Tags: accounting | Sarbanes-Oxley | oversight | investor

Sarbox Accounting Oversight Group Discusses Investor Concerns

By    |   Monday, 24 Nov 2014 04:11 PM

The point of this title is to alert investors to the fact that the Standing Advisory Group of the Public Company Accounting Oversight Group, established under the Sarbanes-Oxley Act to oversee accountants and auditors, is thinking about the interest of investors.

It does not mean that investors have become involved in commenting on the issues the staff has raised, which have already been the subject of considerable controversy in the media.

The first of two briefings concerned a practice alert the board issued based on findings by its inspectors as it has examined audits as to their implementation of a new standard on revenue recognition devised by the Financial Accounting Standards Board and the International Accounting Standards Board that give greater scope than previously to judgments and estimates of management.

The IASB strongly prefers principles-based, rather than prescriptive, practice. FASB has agreed on a single standard. Still, the considerable potential exists for fraud, material misstatements, and internal control breaches in this area, which is already prone to it. Auditors are required to understand the products, processes and internal controls, as well as the procedures used by management for making their estimates.

An important area of controversy is service contracts, as the economy continues to move in this direction. One of the briefers, Larry Smith expressed surprise at the number of complaints the new standard has elicited given that many of the issues already existed under GAAP. He expressed astonishment that a bank would stoop to asking how to treat revenue from providing paper statements as opposed to statements posted online. He couldn’t believe that banks consider this a revenue stream. Little did he know that in this era of permanent QE, banks charge extra for each piece of luggage a customer brings to the branch.

A SAG member responded that industry is responding to the sheer number of changes that are occurring at once. He noted that public companies have been reporting similar transactions is widely disparate ways, and this is a cause for concern, especially where judgment is involved. He called for a practice that yields a reasonable band of consistency. Another member lamented that the new standard allows more opportunity for deferring costs and accelerating recognition of revenues than the previous practice did, and he suggested the PCAOB should be concerned.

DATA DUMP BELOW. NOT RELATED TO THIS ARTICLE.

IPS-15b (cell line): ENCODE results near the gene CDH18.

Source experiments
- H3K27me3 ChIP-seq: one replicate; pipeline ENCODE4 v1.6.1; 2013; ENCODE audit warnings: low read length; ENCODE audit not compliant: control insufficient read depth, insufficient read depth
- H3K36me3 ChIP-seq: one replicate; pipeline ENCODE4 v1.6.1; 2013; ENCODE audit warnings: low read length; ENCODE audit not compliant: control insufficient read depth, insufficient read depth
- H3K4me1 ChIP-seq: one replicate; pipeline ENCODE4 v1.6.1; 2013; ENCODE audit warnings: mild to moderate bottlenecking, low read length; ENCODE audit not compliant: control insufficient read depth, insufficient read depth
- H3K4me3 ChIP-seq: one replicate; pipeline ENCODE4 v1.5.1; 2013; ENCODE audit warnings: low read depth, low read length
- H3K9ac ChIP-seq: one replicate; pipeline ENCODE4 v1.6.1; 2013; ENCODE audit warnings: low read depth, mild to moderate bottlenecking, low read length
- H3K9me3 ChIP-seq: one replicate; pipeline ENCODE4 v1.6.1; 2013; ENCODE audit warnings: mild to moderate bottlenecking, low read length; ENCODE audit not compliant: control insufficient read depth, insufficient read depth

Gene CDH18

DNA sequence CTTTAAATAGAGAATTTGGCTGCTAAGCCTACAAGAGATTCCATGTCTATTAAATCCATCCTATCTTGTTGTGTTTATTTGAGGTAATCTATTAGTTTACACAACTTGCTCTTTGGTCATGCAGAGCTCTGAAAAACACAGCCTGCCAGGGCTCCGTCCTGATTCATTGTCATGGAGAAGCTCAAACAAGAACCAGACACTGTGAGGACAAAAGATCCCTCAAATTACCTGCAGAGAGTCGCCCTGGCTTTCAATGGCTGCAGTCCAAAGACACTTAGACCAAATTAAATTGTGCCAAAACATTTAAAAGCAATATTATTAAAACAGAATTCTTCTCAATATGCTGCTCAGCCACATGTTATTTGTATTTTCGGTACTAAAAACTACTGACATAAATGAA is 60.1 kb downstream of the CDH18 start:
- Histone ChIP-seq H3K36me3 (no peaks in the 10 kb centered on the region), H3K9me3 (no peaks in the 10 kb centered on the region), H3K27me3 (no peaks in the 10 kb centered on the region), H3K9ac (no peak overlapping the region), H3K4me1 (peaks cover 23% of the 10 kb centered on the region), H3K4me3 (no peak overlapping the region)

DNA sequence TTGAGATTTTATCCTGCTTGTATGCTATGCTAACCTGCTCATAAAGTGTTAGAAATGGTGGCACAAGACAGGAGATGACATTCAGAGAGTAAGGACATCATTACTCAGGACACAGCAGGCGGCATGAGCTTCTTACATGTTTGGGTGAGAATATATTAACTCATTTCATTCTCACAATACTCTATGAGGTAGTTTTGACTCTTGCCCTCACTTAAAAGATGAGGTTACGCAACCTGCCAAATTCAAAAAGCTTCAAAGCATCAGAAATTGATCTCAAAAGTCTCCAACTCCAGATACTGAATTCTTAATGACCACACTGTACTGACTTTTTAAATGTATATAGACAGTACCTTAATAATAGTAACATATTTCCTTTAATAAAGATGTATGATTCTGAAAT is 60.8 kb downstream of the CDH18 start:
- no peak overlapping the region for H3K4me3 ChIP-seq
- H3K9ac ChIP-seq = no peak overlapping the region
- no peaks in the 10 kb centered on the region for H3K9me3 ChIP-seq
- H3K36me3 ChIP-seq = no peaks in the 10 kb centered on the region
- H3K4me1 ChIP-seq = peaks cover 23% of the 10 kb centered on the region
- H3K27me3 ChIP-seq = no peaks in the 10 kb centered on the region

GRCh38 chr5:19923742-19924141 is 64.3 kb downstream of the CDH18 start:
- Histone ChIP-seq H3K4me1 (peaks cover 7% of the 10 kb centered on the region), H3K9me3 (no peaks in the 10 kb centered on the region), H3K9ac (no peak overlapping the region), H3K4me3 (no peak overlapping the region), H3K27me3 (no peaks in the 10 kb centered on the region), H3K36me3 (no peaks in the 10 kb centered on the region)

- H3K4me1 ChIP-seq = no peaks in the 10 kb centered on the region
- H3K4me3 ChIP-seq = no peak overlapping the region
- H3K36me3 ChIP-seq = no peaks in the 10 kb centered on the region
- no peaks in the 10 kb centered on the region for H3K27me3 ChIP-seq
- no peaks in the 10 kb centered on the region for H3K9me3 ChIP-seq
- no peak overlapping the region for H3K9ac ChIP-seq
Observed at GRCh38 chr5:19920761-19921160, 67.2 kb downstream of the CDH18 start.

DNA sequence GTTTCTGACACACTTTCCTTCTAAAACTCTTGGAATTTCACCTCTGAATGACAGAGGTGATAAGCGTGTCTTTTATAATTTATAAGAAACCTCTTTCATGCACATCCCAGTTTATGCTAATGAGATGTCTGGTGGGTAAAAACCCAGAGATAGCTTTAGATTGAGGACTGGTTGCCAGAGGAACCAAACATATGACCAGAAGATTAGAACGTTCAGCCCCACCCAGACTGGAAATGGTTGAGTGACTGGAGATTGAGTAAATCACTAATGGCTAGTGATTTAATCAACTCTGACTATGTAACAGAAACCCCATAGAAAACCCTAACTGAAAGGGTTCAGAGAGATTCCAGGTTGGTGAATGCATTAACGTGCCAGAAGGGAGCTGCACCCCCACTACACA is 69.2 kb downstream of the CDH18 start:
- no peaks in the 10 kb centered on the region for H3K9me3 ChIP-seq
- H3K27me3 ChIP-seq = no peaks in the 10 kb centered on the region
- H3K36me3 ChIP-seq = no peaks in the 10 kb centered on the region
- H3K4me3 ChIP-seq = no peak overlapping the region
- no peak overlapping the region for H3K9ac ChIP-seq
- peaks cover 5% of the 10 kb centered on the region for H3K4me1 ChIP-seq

The second briefing addressed revenue and fair value estimates. Members then discussed the potential for a company to make aggressive revenue estimates that would be consistently higher than those of independent third parties but not so high as to be considered material by auditors, therefore likely to be overlooked.

They said auditors need to find a way to communicate to audit committees and investors that this is happening when they find it. Former FASB Chairman Bob Herz repeated his reference to a finding by a UK auditor that valuation of a put to be “mildly optimistic.” He hoped that American auditors would find ways to provide such “color commentary.”

A leading British auditor fingered financial institutions for attaching valuations to financial instruments that are materially so inconsistent as to put auditors in an awkward situation.

This last point is consistent with a theme of these articles that as long as financial regulators maintain a policy of holding TBTF banks harmless from effective capital regulation, accountants and auditors are marginalized.

How could an auditor question the “going concern” standing of a TBTF bank that has been repeatedly and continuously supported and rescued by the federal authorities? This question should receive more discussion next year as auditors continue to gain experience with the discretion enabled by the new standard.

(Archived video and related materials can be found here. Readers should note that the video has to be accessed by means of Explorer, not Chrome.)

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Robert-Feinberg
The point of this title is to alert investors to the fact that the Standing Advisory Group of the Public Company Accounting Oversight Group, established under the Sarbanes-Oxley Act to oversee accountants and auditors, is thinking about the interest of investors.
accounting, Sarbanes-Oxley, oversight, investor
3785
2014-11-24
Monday, 24 Nov 2014 04:11 PM
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